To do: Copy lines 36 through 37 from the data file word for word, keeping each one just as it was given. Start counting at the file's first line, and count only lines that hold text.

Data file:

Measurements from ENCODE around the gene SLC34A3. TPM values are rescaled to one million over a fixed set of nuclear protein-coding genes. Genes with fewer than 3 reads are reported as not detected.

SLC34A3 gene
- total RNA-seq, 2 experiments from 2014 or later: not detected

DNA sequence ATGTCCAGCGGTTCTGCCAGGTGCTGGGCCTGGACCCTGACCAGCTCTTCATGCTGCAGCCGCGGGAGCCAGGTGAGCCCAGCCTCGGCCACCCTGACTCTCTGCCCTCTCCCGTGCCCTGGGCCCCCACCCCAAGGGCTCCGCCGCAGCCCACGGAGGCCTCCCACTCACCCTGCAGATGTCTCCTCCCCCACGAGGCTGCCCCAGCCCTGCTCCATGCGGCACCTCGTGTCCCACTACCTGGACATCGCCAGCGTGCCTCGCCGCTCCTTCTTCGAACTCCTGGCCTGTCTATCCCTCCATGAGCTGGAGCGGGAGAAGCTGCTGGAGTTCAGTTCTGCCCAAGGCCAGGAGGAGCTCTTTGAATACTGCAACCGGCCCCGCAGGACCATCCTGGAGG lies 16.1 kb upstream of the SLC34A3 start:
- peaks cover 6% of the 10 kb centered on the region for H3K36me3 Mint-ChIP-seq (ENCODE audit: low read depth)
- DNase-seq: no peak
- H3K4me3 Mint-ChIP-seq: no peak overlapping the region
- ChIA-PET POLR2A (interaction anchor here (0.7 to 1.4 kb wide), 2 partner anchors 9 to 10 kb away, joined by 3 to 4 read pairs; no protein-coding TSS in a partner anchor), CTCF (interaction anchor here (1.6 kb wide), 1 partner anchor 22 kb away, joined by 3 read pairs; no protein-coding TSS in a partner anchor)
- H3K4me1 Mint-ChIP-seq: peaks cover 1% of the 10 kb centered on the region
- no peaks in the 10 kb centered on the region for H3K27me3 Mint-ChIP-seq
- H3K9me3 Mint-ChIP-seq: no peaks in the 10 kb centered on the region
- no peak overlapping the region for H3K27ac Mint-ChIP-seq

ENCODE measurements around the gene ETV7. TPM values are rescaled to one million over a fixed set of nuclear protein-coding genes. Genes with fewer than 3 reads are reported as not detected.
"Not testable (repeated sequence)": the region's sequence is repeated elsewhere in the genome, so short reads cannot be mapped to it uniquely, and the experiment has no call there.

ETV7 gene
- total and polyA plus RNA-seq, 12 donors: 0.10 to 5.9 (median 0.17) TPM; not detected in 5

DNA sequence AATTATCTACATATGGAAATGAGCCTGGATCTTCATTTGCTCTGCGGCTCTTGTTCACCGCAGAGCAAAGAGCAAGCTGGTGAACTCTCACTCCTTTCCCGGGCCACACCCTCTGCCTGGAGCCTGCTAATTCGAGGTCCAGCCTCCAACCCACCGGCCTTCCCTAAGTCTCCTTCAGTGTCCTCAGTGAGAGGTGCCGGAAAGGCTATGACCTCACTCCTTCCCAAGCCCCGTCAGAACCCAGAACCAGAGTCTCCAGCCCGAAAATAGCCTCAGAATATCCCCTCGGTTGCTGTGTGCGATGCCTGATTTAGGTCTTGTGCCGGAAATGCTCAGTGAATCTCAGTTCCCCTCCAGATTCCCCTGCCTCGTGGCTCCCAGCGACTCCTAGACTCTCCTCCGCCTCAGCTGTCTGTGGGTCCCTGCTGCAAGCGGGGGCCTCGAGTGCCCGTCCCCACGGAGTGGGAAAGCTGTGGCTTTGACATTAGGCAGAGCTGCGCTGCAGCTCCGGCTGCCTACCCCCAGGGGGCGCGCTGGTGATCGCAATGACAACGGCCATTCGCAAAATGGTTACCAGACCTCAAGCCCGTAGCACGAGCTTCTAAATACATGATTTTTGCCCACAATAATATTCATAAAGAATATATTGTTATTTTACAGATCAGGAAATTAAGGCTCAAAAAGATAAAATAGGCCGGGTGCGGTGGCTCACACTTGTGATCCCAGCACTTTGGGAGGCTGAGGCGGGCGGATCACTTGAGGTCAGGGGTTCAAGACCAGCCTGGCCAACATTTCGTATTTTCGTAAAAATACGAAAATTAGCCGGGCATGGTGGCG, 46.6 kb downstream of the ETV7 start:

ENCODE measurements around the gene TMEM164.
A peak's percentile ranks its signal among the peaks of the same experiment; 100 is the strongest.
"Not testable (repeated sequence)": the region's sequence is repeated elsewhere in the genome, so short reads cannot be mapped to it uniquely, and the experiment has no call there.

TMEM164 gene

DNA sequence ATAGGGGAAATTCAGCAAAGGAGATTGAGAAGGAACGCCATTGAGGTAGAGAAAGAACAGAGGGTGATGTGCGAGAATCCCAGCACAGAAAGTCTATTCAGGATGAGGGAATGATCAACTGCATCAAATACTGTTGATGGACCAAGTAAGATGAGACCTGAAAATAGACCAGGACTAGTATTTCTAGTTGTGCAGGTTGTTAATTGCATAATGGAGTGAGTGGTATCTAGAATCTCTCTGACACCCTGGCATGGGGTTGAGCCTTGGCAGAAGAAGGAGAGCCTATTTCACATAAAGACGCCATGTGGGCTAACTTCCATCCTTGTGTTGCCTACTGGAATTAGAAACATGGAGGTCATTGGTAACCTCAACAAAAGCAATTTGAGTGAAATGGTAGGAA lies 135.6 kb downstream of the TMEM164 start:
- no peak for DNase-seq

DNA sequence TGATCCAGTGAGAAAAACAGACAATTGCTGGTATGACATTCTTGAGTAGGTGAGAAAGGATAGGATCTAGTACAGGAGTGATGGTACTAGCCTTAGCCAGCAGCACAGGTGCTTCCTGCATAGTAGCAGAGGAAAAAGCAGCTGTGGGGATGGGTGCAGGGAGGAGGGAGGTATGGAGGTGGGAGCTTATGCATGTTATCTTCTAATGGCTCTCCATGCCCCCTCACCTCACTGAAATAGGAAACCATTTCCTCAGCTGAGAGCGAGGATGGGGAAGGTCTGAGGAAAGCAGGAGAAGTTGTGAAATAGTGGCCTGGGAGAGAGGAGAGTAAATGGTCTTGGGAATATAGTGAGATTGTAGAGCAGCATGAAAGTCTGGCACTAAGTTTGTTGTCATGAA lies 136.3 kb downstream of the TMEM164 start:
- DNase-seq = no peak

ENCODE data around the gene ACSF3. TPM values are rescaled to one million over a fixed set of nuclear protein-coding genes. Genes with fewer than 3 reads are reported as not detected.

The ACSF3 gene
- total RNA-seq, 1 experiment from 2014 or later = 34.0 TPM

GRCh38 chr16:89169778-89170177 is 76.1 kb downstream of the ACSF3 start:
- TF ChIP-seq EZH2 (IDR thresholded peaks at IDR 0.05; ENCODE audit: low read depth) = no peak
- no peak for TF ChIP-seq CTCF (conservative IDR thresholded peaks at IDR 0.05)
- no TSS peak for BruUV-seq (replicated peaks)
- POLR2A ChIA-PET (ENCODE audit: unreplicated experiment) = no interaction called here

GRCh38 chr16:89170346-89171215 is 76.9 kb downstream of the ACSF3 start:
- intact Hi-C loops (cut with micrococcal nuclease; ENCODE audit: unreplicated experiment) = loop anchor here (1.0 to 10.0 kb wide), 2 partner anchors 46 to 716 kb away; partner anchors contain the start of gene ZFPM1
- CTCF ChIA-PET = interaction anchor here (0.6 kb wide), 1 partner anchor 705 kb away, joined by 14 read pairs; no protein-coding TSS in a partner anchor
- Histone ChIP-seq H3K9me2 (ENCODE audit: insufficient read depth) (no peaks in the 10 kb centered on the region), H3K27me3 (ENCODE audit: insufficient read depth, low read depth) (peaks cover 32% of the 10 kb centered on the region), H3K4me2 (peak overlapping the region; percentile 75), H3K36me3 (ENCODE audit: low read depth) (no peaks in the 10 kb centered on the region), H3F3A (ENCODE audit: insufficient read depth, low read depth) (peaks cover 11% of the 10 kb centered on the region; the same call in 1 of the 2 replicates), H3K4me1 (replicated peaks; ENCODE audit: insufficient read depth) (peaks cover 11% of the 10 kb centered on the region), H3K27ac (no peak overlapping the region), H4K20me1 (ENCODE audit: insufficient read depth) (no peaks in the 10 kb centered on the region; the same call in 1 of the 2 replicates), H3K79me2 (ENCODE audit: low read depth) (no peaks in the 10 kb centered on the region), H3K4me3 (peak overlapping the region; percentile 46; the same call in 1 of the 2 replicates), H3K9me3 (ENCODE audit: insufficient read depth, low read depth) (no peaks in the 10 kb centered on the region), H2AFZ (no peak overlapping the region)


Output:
- CTCF ChIA-PET = interaction anchor here (0.6 kb wide), 1 partner anchor 705 kb away, joined by 14 read pairs; no protein-coding TSS in a partner anchor
- Histone ChIP-seq H3K9me2 (ENCODE audit: insufficient read depth) (no peaks in the 10 kb centered on the region), H3K27me3 (ENCODE audit: insufficient read depth, low read depth) (peaks cover 32% of the 10 kb centered on the region), H3K4me2 (peak overlapping the region; percentile 75), H3K36me3 (ENCODE audit: low read depth) (no peaks in the 10 kb centered on the region), H3F3A (ENCODE audit: insufficient read depth, low read depth) (peaks cover 11% of the 10 kb centered on the region; the same call in 1 of the 2 replicates), H3K4me1 (replicated peaks; ENCODE audit: insufficient read depth) (peaks cover 11% of the 10 kb centered on the region), H3K27ac (no peak overlapping the region), H4K20me1 (ENCODE audit: insufficient read depth) (no peaks in the 10 kb centered on the region; the same call in 1 of the 2 replicates), H3K79me2 (ENCODE audit: low read depth) (no peaks in the 10 kb centered on the region), H3K4me3 (peak overlapping the region; percentile 46; the same call in 1 of the 2 replicates), H3K9me3 (ENCODE audit: insufficient read depth, low read depth) (no peaks in the 10 kb centered on the region), H2AFZ (no peak overlapping the region)